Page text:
PhD in Individual Expectations and Emotional State / Animal Welfare

Opening a biscuit tin when hungry only to discover sewing equipment is an example of a prediction error: the mismatch between our predictions and outcomes. Both theory and experimental evidence suggest that learning from these prediction errors is important for maintaining a reliable model of the world. In both humans and animals there is also evidence, beyond anecdotal reports of biscuit-tin-disappoint, that prediction errors can influence an individual’s emotional (affective) state and welfare. Short-term unexpected rewards and losses can generate states of elation and disappointment respectively, and recent analyses of human decision-making suggest that decision outcomes that are better than predicted more strongly influence reported happiness than the total experience of positive outcomes per se. In the longer-term, loss of desired resources generates negative states and poor animal welfare, whilst addition of such resources has the opposite effect. What is needed in this field is a coherent framework, across humans and animal studies, that explains relationships between expectations, gains and losses, and emotional states and welfare.

To this end, this project will investigate the influence of short- and longer-term changes in the environment on emotional state and welfare, because the accuracy of predictions is influenced by the variability of the environment. Subjects will be studied in short-term decision-making tasks (humans and rodents) and long-term housing environments (rodents) characterised by high or low rates of change, matched for absolute levels of reward and loss. Measures of emotional state and wellbeing will be made (e.g. subjective report (humans); preference for environments; behavioural and physiological markers) allowing analysis of how cumulative experience of reward, and whether things are going better or worse than predicted, influence affective state. There will be opportunities to design environments that generate positive prediction errors to see if these can enhance affect and welfare, and to investigate how individual/personality differences in how fast predictions are updated influence responses to the different environments.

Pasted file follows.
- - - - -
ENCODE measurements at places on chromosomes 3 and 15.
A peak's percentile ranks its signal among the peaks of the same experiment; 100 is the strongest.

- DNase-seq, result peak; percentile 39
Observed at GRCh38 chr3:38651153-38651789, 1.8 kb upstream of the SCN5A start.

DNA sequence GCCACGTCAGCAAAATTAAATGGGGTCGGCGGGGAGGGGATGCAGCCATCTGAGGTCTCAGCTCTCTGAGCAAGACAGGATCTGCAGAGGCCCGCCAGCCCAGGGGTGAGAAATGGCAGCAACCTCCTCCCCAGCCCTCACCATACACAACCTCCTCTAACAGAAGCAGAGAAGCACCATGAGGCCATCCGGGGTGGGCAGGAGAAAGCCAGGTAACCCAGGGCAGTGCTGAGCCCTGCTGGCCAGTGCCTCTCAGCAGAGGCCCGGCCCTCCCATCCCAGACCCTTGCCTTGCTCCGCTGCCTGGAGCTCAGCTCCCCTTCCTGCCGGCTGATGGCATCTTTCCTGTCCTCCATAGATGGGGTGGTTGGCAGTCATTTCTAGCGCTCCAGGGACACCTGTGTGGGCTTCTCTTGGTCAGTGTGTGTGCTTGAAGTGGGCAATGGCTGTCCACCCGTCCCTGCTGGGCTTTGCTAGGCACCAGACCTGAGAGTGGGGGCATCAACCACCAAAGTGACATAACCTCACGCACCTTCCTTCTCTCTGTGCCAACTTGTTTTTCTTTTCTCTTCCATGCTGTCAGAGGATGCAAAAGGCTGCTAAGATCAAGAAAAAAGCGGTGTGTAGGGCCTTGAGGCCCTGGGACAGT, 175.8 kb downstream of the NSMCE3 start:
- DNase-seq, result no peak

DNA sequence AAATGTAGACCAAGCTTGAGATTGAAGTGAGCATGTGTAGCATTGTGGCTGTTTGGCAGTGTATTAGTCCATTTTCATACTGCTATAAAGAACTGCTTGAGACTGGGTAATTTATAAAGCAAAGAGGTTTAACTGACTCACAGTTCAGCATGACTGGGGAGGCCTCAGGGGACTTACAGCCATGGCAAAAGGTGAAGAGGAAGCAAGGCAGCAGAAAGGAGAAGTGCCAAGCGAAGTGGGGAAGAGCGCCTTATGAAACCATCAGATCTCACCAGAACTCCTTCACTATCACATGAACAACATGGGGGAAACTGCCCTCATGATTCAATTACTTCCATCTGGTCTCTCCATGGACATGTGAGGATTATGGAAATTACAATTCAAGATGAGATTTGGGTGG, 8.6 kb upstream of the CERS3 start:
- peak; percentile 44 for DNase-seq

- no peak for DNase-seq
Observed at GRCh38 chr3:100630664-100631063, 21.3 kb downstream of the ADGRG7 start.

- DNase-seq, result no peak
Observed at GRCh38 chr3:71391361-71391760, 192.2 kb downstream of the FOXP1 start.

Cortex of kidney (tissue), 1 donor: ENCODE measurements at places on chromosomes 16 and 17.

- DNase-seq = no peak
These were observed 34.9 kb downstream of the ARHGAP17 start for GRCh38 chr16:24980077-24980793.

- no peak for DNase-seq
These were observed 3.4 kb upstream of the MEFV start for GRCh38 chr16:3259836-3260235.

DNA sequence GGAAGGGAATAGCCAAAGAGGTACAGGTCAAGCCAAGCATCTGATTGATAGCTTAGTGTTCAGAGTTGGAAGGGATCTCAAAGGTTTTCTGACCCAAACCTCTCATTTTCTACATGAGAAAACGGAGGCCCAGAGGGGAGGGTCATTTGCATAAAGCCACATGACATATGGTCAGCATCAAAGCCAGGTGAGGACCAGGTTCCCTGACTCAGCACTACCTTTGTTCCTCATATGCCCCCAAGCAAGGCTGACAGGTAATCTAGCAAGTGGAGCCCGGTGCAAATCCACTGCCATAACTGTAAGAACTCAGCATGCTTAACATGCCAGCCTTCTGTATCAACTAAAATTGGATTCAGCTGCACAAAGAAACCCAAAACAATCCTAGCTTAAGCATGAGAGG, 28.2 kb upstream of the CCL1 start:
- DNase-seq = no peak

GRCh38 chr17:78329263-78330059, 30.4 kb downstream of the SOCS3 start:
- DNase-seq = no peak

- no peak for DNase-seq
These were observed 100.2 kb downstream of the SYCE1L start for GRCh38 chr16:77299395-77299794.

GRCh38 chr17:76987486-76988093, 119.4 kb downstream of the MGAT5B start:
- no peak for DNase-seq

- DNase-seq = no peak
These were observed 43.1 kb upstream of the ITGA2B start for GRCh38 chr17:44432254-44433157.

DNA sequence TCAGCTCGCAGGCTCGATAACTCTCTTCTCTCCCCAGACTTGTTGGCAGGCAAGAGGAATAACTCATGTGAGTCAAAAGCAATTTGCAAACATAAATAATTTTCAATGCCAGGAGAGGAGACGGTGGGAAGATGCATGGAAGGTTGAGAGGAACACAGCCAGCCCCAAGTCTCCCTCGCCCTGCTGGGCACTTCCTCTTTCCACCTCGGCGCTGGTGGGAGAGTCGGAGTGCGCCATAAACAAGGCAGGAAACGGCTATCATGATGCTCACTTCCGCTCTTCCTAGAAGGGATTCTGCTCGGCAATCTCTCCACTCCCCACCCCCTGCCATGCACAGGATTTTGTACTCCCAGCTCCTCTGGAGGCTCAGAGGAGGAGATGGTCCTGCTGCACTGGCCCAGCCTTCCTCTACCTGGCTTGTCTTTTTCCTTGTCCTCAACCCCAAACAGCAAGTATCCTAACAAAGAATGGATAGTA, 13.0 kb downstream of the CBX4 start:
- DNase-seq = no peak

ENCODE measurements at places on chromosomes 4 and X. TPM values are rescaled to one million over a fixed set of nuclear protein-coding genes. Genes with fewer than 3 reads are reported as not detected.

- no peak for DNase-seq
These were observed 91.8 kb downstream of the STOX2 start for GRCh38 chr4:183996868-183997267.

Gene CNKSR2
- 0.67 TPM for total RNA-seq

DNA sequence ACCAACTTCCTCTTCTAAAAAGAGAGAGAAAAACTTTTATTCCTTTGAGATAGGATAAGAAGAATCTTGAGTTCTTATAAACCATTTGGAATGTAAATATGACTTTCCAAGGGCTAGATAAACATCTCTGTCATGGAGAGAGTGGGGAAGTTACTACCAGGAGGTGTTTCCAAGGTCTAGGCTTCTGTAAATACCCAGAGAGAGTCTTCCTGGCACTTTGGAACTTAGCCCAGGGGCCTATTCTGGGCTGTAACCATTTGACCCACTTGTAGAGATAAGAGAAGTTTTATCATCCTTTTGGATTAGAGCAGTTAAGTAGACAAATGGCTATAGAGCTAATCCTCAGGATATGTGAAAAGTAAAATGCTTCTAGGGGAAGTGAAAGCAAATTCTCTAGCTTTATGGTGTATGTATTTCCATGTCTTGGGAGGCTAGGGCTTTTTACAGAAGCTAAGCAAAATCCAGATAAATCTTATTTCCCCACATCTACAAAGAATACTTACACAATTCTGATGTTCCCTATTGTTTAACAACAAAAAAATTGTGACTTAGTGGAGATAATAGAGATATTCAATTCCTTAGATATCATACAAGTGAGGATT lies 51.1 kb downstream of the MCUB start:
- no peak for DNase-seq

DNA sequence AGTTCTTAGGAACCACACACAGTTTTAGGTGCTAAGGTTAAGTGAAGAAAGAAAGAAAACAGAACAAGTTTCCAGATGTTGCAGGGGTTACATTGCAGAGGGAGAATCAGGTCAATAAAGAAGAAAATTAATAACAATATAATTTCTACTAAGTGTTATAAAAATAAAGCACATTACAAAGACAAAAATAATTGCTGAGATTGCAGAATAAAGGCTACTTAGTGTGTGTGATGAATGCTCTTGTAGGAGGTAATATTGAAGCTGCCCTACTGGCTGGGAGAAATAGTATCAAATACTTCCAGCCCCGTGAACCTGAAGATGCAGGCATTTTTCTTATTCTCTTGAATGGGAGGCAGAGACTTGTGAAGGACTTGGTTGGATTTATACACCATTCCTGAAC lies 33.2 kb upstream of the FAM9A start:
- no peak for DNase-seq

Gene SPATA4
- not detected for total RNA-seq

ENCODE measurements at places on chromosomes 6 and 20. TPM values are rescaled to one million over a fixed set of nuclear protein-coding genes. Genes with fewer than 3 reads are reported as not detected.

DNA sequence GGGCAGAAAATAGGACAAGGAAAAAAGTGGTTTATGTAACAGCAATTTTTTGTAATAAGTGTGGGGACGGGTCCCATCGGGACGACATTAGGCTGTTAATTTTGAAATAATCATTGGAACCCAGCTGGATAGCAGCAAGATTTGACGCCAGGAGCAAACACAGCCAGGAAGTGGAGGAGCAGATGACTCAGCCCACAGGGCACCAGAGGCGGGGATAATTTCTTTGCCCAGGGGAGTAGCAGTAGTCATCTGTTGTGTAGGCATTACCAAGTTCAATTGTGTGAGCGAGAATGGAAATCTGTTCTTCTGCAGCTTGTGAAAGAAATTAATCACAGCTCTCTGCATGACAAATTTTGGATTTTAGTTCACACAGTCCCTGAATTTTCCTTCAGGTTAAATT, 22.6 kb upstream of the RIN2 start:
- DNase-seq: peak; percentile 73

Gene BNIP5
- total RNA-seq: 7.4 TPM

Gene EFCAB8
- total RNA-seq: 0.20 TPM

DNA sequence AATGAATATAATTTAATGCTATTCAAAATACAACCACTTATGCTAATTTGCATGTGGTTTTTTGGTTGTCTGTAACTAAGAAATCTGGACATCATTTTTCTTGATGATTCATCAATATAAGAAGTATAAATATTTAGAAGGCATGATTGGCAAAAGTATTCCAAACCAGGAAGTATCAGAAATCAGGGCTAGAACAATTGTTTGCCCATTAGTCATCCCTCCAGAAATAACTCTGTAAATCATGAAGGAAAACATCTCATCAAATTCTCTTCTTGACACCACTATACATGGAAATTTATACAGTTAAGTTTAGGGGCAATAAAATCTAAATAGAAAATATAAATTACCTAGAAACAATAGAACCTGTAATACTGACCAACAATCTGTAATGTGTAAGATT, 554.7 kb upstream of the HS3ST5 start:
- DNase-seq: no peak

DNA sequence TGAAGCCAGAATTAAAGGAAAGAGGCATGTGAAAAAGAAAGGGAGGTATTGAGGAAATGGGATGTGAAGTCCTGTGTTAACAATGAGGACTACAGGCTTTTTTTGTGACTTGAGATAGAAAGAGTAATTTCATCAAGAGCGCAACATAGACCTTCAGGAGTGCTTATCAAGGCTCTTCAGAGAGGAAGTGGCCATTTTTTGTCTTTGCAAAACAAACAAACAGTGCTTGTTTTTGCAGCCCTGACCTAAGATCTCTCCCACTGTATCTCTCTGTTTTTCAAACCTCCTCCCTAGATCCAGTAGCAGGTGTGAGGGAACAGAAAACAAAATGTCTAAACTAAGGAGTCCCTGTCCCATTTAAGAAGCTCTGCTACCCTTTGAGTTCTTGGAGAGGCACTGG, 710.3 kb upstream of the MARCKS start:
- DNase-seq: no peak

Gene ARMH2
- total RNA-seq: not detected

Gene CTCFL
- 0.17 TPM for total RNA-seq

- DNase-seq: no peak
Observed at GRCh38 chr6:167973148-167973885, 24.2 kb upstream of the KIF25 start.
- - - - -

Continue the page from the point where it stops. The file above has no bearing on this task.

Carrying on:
Findings will have theoretical impact and also practical implications for the design and management of animal housing to improve welfare. The student will receive training in animal behaviour and welfare science, decision-making psychology, and computational analyses of decision-making data. They will learn experimental design, behaviour and welfare research methods, and statistical/computational analysis approaches.

Salary: £15,609 to £24,090 p.a.

Closing date: 06/12/2021

Further information can be found here.